Communication is a crucial component in any relationship. In a post-pandemic world, communication looks a little different than it used to now that Zoom, FaceTime, WhatsApp, and other communication platforms are being used for communication in daily life. You can connect digitally with anyone, anytime, anywhere, but how many times have you found yourself finishing up a Zoom call or a FaceTime conversation and wondering what you just talked about?

You’re not alone. Being attentive in conversations is something many people struggle with. 

“I’ve heard it said that we don’t have a retention problem, we have an attention problem,” Jay Shetty explains. “We struggle with being attentive. We think it’s that we can’t remember something or that we forget stuff. It’s actually that we were never there. We weren’t present enough to even remember it in the first place.”

Listening is the heart of communication. The average person hears 20 to 30 thousand words in a day. We spend around 80 percent of the day engaged in some form of communication but only 55 percent of that time is devoted to listening.1 That’s a problem because when you do not listen to someone, you cannot truly connect with them. 

So what are some common mistakes that people make with communication that can negatively affect their relationships, and how can they be fixed? In this article, Jay Shetty lays out four communication mistakes that hurt relationships, then provides tips on how to recognize these mistakes and make changes to improve how you communicate.

Reflecting the Conversation on Yourself

Have you ever had a conversation with someone, and in an attempt to connect with that person, you reflected the conversation on yourself? For example, maybe your friend is telling you about a struggle that their loved one is going through, and you respond that your loved one is going through something as well. 

It is a natural reaction to respond to someone in that way, says Jay Shetty. We sometimes do so as a way to connect with the other person. But when you reflect the conversation back on to you, it stops you from listening to the other person. Everyone needs to feel understood, and by telling your story, the intention is that the other person will feel understood by hearing your experience with the situation. If this is your response, just make sure it is not coming from the place of ego.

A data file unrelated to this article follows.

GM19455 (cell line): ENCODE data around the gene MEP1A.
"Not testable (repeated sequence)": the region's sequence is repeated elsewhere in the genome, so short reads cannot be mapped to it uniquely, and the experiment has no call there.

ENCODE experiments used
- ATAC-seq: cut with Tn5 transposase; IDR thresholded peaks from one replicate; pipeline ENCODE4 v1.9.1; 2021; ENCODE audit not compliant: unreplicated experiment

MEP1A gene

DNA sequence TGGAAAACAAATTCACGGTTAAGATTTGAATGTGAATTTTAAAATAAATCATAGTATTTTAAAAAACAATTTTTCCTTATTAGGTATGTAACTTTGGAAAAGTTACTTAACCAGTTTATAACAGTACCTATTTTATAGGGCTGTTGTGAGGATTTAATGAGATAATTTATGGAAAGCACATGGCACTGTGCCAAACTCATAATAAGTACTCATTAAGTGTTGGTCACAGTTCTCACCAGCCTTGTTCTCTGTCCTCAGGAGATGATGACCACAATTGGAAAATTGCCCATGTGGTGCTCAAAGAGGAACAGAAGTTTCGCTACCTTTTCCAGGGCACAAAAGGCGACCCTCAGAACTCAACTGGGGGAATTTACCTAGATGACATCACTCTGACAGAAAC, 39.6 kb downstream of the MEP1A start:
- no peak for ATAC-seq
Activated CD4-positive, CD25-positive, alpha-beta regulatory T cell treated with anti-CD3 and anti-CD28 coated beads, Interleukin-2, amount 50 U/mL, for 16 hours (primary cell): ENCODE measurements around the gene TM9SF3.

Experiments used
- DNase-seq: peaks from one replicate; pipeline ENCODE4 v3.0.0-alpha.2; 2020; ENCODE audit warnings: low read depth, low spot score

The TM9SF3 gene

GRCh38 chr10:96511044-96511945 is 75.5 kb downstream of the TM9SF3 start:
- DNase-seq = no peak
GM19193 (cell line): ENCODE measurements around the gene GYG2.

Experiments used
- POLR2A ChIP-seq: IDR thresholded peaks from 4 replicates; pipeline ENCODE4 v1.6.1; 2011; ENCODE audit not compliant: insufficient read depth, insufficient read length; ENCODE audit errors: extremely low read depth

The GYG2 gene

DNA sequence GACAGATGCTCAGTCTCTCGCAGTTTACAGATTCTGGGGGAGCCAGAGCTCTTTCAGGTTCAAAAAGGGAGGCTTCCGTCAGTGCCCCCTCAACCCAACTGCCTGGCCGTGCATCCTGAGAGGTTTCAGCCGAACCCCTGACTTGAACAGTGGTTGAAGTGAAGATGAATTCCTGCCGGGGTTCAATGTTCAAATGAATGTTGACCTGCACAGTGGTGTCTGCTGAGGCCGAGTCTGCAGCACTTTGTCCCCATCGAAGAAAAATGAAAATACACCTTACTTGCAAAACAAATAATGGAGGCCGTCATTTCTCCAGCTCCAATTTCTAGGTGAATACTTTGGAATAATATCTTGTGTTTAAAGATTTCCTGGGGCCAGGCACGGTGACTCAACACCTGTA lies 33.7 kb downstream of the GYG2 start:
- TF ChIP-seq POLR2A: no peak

The egocentric approach to listening is when a person constantly tries to bring the conversation back to what’s happening in their life and what’s happening to them. This approach makes the speaker feel like they are not being understood. 

“If you are going to respond in this way, first of all, make sure it’s not from ego,” Jay Shetty explains. “Second of all, if you’re sharing it in an empathetic way, then make sure that you articulate that effectively. ‘Hey, I’m listening to you, I understand what you’re saying, I resonate with it, and I think that this situation that I went through may help us both have this conversation.’”

It is important to explain where you are coming from so the other person knows you are not coming from an ego-based place but instead trying to connect and share an experience they can learn from.

Listening to Reply

Stephen R. Covey said, “Most people do not listen with the intent to understand; they listen with the intent to reply.”2 Jay Shetty believes this is one of the biggest mistakes in communicating. 

“When you’re listening, how many times have you only got your mind on what you’re going to say next?” Jay Shetty asks. “You are spending all your time and energy trying to figure out what you’re going to say next that you’re not understanding or listening to what the other person has to say.”

We fear uncomfortable silence in conversation, so we’re continuously trying to think of what to say to fill those gaps, but Jay Shetty says discussions are best when in the moment. You can ask questions that flow within the conversation, and they don’t feel rehearsed. When you are too focused on the following question, it takes you out of the moment, and the conversation doesn’t flow as easily. You end up missing what the other person is saying.